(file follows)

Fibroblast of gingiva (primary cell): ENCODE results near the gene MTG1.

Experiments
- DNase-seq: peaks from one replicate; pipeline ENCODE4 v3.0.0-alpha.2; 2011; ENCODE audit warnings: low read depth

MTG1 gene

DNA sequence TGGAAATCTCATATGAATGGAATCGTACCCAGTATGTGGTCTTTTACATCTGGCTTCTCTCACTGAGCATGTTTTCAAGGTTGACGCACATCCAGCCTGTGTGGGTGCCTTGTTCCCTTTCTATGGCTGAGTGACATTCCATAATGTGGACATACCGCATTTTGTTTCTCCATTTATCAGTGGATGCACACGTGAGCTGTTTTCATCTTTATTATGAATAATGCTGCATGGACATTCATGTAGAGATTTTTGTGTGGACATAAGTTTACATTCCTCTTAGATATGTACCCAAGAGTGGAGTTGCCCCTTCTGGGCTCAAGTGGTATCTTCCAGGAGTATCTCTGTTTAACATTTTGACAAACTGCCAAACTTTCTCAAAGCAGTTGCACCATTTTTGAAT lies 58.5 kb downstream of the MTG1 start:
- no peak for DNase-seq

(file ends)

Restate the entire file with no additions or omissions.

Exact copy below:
Fibroblast of gingiva (primary cell): ENCODE results near the gene MTG1.

Experiments
- DNase-seq: peaks from one replicate; pipeline ENCODE4 v3.0.0-alpha.2; 2011; ENCODE audit warnings: low read depth

MTG1 gene

DNA sequence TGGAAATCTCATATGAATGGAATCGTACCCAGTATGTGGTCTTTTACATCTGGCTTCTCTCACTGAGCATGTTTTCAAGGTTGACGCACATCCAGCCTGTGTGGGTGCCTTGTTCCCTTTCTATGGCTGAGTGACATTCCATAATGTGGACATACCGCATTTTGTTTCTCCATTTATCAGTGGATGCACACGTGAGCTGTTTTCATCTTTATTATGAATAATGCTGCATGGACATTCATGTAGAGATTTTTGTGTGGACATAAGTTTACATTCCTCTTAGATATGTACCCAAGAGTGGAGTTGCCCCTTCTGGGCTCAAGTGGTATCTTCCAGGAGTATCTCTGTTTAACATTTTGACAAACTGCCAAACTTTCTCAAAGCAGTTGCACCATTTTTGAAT lies 58.5 kb downstream of the MTG1 start:
- no peak for DNase-seq